Tammy Bockhorst, Village of Shorewood Trustee and League of Wisconsin Municipalities Board President, 608-772-0106

Lake Delton, WI – Tammy Bockhorst, Village of Shorewood Trustee was elected the League of Wisconsin Municipalities Board of Directors President at the League’s 120th Annual Conference in Lake Delton. The League serves Wisconsin’s cities and villages, providing advocacy, training and legal services.

Bockhorst is the 101st League President, and the 8th woman to be in that role. She will lead the League board of directors, appoint new board members as vacancies arise, and work closely with the League staff to implement the League’s priorities. Although both the League & Shorewood Boards are now majority female, a personal priority for her is to continue to diversify representation. Her first board appointment nominee, Tomika Vukovich, Glendale Alderwoman and School Board Member, will be the second African American female to serve on the League’s Board of Directors.

Bockhorst is fascinated by the League’s rapid evolution. “I was recruited to serve on the League board by other municipal leaders who told me that we were going to change things; that we were going to look at everything the League does and see how we can do it better.” She credits prior board members for setting high expectations; expectations that the League staff have met. “We have real momentum at the League, in our advocacy efforts, in education, and in communication with the cities and villages of this state. My role as President is to fuel that momentum; to keep us moving forward.”

Bockhorst will lead the League at an important time. The Governor and Legislature will consider several issues of importance to the future of Wisconsin’s cities and villages in the 2019-20 Legislative Session. The League’s legislative agenda includes transportation aids, legislation to close the Dark Store Loopholes and policy that would provide communities with the ability to set their own priorities.

Bockhorst says she’s excited to serve. She’s a five-year veteran on the Shorewood Village Board. She’s a health care finance professional, a former Sergeant in the Army National Guard, a high school and college teacher. In one way or another, Bockhorst says she has been working in public service all her life.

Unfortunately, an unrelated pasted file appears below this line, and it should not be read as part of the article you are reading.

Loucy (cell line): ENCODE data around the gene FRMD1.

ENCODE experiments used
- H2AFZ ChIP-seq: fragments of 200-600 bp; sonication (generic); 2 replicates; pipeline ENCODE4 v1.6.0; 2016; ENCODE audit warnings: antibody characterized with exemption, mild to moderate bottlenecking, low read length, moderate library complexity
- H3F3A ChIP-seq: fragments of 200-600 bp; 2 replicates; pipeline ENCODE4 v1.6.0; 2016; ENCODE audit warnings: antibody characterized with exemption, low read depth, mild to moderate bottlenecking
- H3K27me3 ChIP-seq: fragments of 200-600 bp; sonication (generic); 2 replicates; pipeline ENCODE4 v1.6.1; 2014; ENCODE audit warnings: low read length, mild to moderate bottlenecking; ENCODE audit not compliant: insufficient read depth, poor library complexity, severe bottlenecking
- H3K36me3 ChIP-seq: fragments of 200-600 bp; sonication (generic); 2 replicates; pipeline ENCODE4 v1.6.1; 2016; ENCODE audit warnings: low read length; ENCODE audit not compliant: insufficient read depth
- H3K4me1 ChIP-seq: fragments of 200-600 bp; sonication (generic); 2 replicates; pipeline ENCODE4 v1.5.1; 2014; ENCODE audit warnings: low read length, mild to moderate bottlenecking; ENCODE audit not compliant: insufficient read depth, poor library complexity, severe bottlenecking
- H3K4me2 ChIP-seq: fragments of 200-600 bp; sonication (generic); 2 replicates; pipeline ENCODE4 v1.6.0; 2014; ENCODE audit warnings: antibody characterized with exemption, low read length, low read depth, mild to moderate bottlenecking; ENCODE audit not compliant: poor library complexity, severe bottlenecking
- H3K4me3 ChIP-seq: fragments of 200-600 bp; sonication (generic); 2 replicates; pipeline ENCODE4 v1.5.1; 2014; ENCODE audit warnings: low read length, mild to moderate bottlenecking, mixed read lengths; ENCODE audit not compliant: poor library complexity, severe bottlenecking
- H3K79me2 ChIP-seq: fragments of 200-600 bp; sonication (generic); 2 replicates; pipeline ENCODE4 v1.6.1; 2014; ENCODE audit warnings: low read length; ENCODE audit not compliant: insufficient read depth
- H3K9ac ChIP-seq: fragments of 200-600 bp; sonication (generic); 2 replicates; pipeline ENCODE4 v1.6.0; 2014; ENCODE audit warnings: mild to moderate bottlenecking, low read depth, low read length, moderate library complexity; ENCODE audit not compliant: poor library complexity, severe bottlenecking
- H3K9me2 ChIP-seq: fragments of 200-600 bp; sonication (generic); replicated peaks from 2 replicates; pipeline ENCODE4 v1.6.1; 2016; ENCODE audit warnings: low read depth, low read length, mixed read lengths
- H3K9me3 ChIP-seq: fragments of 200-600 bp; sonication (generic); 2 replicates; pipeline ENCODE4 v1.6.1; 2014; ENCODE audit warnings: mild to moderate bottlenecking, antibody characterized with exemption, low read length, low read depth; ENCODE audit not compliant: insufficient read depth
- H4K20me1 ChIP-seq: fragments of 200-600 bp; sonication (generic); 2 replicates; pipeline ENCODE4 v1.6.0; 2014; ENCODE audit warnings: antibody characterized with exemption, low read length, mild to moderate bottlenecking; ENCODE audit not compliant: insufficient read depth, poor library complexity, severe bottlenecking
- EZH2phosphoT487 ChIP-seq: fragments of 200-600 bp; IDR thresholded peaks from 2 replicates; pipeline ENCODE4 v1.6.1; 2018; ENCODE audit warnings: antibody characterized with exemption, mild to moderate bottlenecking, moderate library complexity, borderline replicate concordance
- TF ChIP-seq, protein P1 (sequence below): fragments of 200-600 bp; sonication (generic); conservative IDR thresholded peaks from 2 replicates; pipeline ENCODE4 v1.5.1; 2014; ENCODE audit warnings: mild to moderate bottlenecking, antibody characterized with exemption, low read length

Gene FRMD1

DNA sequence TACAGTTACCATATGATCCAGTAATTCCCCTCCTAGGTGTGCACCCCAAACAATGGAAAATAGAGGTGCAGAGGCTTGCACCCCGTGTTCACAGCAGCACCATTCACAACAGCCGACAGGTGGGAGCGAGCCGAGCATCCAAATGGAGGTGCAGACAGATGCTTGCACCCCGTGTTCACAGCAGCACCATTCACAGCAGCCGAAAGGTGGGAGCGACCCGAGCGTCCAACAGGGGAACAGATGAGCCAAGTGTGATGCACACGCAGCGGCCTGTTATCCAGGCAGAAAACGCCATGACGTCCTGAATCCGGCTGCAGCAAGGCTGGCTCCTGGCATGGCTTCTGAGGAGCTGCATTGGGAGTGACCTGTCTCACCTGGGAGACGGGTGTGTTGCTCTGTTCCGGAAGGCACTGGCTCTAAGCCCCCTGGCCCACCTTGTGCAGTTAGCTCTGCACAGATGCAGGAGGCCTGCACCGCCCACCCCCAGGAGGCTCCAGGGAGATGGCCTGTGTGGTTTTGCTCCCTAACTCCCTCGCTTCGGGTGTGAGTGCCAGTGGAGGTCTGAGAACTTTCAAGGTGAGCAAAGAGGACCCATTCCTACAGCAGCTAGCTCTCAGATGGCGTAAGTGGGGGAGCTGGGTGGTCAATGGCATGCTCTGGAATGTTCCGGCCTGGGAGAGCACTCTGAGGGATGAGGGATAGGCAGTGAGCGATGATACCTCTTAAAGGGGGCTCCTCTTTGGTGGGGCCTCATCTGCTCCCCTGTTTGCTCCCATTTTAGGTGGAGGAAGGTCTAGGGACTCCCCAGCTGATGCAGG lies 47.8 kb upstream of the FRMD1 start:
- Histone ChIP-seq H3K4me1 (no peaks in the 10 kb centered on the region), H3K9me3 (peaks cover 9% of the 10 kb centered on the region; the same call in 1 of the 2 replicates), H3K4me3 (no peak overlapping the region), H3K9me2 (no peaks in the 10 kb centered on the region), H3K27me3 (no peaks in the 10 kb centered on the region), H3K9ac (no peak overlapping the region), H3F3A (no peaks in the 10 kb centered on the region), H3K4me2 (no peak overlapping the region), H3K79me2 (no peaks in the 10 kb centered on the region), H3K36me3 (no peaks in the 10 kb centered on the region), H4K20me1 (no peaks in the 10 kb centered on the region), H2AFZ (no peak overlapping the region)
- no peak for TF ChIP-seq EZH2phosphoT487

“This new role with the League is a natural extension of my entire career. All of my work, both professional and volunteer, has been aimed at making a difference; at making things better. The Shorewood Village Board does that on a daily basis. We touch people’s lives every day in some very straightforward and practical ways.” The League’s focus on serving its members through state and federal advocacy, education and building networks among Wisconsin’s 602 cities and villages, “is a logical next step in that process.”

League of Women Voters of Wisconsin: Statement on the governor’s signing of extraordinary session bills

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Contact: Erin Grunze, Executive Director 608-256-0827; [email protected]

MADISON, WI –The League of Women Voters of Wisconsin has long held that the legislature must be responsible to the citizens. Its leaders, committees, and members should represent the state as a whole as well as their own districts. Legislators should not act in their own interest for partisan gains and to retain power.

The sweeping bills Governor Walker signed today were introduced late on a Friday afternoon. The authors of the legislation, Assembly Speaker Robin Vos and Senate Majority Leader Scott Fitzgerald, did not attend the public hearing the following Monday to answer questions about the proposal, which were passed by both houses of the legislature in the wee hours of Wednesday morning that same week.

Good legislation does not result from a rushed, secretive process with little opportunity for input from the public. Such a process results in sloppy errors and wasted tax dollars. Moreover, it reeks of a partisan power grab. Passing legislation shouldn’t be inside baseball. It should be an open and accountable process when those in power are acting on behalf of the people they are representing.

Wisconsinites across the political spectrum value fairness and upholding democratic procedures. These bill and how they’ve been introduced and passed fly in the face of these values.

We are disappointed that Governor Walker signed these mean-spirited bills which will not afford his newly elected successor, Governor-elect Tony Evers, the same authority that he has exercised for eight years, including one he exercised within this past week to solidify the Kimberly Clark deal.

The people of Wisconsin are not well served by partisan shenanigans. We expect our state leaders to work together to serve the people of Wisconsin. It is time to put aside partisanship and start governing.

Legislative Audit Bureau: Announces the release of report 18-18

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The Bureau announces the release of report 18-18, Electronics and Information Technology Manufacturing Zone Program.

In November 2017, the Wisconsin Economic Development Corporation (WEDC) executed a $2.85 billion contract with Foxconn to create jobs and make capital investments over the 15-year period from January 2018 through December 2032. WEDC may first award tax credits to Foxconn in 2019, based on the jobs Foxconn created in 2018. Statutes and WEDC’s contract require WEDC to award Foxconn tax credits for the wages of employees who perform services in Wisconsin. WEDC established written procedures that allow it to award tax credits for certain employees who do not perform services in Wisconsin, as long as these employees are paid in the zone. In this way, these written procedures do not comply with statutes or WEDC’s contract. We recommend WEDC modify its written procedures to require it to award program tax credits only for the wages of employees who perform services in Wisconsin.